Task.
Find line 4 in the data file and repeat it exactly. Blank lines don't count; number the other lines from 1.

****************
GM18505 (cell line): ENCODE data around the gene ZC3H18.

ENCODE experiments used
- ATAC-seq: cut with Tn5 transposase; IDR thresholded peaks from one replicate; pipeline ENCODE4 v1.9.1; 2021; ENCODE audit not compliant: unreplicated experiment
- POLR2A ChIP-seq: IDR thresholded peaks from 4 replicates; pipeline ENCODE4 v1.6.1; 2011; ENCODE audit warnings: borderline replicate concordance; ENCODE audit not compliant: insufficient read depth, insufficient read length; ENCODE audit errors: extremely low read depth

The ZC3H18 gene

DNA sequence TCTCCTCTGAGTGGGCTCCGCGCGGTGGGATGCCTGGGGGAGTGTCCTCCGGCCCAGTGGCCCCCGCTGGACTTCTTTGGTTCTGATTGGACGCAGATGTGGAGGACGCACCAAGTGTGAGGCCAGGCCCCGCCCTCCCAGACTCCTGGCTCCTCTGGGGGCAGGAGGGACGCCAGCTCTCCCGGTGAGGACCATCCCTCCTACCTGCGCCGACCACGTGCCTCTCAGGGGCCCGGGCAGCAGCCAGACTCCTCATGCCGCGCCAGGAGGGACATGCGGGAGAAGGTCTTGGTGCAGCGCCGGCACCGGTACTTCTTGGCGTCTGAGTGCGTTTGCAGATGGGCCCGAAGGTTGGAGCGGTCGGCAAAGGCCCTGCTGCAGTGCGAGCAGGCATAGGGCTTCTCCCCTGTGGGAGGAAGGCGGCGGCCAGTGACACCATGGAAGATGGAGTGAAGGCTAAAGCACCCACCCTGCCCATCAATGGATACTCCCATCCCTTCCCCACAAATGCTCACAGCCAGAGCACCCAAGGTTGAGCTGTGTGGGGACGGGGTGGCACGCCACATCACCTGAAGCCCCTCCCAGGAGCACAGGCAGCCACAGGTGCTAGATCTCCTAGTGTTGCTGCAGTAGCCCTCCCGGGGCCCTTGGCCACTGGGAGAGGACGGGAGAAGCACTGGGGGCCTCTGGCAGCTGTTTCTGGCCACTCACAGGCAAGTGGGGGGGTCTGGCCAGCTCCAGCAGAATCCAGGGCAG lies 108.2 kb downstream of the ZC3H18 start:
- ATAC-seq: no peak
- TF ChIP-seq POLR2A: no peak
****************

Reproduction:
- POLR2A ChIP-seq: IDR thresholded peaks from 4 replicates; pipeline ENCODE4 v1.6.1; 2011; ENCODE audit warnings: borderline replicate concordance; ENCODE audit not compliant: insufficient read depth, insufficient read length; ENCODE audit errors: extremely low read depth